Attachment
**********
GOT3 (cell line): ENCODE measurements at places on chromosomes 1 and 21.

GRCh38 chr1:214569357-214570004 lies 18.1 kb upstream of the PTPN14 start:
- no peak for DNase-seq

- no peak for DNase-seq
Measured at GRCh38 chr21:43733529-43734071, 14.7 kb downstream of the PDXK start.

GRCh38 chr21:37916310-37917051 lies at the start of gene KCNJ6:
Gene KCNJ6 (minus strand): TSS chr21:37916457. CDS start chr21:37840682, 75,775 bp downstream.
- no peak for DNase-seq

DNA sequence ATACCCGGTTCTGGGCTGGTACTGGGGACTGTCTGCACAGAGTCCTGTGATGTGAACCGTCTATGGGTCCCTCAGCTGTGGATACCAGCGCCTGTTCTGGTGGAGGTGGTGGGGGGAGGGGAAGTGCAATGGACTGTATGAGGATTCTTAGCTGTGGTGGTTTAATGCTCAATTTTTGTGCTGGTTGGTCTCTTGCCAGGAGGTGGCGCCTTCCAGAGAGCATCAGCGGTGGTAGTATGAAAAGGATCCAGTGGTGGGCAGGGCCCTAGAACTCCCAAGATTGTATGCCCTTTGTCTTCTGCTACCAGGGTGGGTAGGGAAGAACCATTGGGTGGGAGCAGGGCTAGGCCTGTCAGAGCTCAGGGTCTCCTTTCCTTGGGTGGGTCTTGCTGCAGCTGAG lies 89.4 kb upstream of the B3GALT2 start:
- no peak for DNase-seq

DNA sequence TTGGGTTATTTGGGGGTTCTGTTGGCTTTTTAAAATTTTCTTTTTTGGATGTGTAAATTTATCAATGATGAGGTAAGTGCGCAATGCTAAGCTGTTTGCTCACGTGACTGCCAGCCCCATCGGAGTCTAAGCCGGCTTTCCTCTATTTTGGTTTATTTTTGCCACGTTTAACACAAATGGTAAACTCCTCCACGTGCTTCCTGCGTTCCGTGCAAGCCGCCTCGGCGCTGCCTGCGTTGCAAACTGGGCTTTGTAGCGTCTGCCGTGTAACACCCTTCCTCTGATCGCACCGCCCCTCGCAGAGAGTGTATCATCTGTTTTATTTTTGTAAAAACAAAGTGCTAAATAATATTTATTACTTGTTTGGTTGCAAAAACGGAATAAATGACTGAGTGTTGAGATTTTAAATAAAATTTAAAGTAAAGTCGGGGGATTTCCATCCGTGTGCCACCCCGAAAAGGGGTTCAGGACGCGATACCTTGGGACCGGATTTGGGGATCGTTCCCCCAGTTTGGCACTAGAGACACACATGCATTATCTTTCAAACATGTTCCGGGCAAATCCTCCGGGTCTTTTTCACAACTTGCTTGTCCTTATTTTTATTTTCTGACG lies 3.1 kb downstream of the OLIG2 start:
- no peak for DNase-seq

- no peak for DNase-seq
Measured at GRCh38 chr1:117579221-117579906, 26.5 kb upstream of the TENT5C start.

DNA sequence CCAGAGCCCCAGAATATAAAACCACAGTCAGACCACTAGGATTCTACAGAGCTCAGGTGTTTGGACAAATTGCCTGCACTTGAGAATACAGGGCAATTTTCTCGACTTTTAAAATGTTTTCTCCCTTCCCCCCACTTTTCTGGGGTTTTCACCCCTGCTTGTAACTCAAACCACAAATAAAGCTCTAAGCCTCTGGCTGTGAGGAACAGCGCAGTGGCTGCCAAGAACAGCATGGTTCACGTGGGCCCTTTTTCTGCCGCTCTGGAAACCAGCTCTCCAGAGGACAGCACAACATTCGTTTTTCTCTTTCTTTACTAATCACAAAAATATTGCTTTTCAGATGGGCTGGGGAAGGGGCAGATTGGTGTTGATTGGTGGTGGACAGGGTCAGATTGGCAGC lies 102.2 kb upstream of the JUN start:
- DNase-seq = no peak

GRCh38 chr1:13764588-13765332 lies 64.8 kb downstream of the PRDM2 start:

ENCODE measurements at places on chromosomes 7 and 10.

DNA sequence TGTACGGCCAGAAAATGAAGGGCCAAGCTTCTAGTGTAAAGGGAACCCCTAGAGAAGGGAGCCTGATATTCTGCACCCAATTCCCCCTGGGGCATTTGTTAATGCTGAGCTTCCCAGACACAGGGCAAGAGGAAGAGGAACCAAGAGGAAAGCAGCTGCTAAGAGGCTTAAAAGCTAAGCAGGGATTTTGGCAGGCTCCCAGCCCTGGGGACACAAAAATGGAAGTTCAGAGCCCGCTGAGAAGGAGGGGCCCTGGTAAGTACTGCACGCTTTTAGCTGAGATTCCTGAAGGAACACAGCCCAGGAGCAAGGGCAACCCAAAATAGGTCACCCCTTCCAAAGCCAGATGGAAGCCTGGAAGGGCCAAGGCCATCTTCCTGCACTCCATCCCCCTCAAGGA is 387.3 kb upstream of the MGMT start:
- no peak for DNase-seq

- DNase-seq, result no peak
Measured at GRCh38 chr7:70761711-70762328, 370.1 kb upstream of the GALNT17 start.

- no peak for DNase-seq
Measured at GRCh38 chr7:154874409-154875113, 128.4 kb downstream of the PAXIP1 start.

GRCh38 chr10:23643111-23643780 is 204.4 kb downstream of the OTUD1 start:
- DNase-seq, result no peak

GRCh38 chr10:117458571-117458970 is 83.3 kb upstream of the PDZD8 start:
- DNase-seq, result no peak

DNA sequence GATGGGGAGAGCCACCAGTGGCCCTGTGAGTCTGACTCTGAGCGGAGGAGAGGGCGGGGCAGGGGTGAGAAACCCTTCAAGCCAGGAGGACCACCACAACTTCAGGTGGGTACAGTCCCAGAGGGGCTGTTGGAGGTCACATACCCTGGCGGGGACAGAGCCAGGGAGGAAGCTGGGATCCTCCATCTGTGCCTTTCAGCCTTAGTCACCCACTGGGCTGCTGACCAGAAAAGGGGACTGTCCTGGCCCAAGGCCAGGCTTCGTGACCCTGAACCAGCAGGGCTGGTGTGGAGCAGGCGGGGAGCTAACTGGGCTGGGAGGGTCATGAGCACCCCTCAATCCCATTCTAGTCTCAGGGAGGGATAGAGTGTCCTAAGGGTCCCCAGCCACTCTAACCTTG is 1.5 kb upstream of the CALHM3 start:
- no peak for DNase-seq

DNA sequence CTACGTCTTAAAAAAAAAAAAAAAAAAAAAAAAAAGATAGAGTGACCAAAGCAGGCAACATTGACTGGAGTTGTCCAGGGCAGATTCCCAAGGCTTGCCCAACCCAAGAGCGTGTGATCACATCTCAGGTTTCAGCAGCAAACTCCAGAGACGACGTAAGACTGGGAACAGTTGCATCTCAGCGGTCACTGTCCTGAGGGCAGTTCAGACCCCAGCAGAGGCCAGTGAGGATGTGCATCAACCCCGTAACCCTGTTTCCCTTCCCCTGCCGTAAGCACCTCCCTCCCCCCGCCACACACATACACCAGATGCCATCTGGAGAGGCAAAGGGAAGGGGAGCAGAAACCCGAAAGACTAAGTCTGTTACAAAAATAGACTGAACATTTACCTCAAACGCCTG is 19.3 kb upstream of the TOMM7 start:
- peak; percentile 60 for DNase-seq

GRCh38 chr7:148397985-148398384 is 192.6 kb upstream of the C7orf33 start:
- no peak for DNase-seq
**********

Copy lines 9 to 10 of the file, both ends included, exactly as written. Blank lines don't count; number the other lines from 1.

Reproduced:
DNA sequence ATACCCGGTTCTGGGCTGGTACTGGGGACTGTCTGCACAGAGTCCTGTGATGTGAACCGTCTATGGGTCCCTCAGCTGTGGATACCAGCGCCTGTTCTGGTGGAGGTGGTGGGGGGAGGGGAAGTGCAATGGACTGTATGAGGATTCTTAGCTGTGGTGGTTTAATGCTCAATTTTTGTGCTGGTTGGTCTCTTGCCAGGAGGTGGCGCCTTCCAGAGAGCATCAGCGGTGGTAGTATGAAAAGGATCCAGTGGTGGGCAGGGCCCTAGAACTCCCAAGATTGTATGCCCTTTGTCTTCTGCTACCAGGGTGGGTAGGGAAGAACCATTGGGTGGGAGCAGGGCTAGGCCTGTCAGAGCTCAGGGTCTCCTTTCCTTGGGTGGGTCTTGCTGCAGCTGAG lies 89.4 kb upstream of the B3GALT2 start:
- no peak for DNase-seq